Donald Trump has emerged as the Republican nominee in the US presidential race and Hillary Clinton is almost there with the Democratic National Convention to be held this month. Amongst the drama of a spirited and polarising race, what’s there to learn about protecting and promoting your reputation online? Is there, by any chance, a correlation between the savvy acquisition of relevant domain names, and success?
Particularly since Barack Obama’s groundbreaking campaign in 2008, a strong digital strategy is considered integral to successful political campaigning — in the US, and around the world. From building awareness through social media to collecting donations through a campaign website, the internet offers myriad opportunities to influence voters and build support.
The humble domain name is a small but significant ingredient in this. It’s both a signpost to a candidate’s home on the web, and an element of their online brand. At Nominet, we have been looking with interest across the Atlantic at all this high-profile domain name related activity, and we think it’s high time for a round-up of candidates’ domain name strategies. Or lack thereof: the failure of some to secure relevant domains is well documented. So, in no particular order, here are the best/worst (depending on your perspective) domain name antics from the US presidential primaries.
Early Republican favourite Jeb Bush, who bowed out of the race in February, didn’t manage to obtain JebBush.com, which for a while redirected to Trump’s campaign website. He also failed to register JebBushforPresident.com and JebBushforPresident.net, both of which were used to say unflattering things about the candidate. According to the Washington Post, the former is run by “a bearded gay couple who have been ‘madly in love’ since 1996”, to criticise Bush’s position on LGBTQ issues.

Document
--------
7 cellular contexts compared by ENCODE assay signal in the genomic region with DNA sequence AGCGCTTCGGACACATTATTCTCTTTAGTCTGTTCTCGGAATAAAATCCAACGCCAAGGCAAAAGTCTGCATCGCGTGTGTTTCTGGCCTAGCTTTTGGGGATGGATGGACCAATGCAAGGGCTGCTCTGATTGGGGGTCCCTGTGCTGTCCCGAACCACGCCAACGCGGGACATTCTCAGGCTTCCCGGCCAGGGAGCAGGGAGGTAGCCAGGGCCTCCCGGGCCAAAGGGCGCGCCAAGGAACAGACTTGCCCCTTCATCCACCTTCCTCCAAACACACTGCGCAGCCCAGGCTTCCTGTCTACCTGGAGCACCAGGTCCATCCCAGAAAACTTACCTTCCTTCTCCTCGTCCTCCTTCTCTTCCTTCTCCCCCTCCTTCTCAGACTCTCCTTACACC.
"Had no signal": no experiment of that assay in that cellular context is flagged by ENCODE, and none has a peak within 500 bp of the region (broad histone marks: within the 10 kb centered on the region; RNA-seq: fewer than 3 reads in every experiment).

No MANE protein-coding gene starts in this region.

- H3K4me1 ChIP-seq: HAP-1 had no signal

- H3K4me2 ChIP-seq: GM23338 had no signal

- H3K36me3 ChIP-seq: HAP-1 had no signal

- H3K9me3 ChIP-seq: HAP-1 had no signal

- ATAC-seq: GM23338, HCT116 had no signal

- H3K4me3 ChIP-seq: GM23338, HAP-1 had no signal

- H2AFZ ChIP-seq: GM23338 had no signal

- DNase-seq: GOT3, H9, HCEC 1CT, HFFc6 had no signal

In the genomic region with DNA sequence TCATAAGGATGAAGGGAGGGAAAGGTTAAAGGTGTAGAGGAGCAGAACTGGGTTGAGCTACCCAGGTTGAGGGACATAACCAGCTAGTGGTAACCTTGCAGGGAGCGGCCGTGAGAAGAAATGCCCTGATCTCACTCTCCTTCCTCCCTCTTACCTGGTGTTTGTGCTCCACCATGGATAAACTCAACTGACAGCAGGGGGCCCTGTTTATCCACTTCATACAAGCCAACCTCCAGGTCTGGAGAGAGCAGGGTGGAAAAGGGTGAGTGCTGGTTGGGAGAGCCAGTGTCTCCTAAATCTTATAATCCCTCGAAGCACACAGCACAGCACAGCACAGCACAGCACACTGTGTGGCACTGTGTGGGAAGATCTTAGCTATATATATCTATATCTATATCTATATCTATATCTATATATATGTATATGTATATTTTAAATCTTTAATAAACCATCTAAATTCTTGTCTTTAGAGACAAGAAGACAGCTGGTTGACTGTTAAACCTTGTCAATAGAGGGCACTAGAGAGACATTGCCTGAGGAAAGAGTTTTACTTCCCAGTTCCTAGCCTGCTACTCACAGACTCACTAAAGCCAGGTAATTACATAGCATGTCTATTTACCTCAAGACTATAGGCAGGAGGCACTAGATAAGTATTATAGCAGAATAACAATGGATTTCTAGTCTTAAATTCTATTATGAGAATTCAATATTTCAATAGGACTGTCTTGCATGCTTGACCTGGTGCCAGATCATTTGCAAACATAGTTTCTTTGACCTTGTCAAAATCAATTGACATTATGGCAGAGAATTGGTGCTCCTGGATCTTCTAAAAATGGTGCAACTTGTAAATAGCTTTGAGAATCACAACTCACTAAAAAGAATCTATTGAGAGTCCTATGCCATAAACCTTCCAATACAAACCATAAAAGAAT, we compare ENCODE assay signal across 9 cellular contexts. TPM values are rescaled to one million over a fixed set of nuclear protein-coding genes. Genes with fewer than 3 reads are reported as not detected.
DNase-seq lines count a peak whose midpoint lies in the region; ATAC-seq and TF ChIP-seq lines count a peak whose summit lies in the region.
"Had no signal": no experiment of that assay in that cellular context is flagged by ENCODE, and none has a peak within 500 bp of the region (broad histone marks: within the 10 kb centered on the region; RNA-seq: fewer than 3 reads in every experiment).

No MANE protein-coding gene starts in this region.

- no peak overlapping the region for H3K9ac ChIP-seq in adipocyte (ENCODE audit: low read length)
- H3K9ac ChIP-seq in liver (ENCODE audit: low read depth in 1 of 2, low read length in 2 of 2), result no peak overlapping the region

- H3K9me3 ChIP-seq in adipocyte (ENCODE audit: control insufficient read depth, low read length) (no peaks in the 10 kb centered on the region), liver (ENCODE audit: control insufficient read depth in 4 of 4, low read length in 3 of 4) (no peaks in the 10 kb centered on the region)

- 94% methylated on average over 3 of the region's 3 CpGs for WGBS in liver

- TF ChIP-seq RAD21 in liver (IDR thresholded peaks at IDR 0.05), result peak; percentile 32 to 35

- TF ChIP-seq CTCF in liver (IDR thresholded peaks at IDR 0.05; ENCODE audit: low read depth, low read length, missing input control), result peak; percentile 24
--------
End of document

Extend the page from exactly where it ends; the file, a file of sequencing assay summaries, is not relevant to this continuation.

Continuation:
Republican runner-up Ted Cruz probably wished he had purchased TedCruzforAmerica.com, a domain with a storied history. First, it redirected to the website for the Affordable Care Act (known as Obamacare, against which Cruz once led a government shutdown). Next, it redirected to the Canadian Government’s immigration page. It’s currently being used to peddle a dating service called ‘Maple Match’, which “makes it easy for Americans to find the ideal Canadian partner to save them from the unfathomable horror of a Trump presidency.”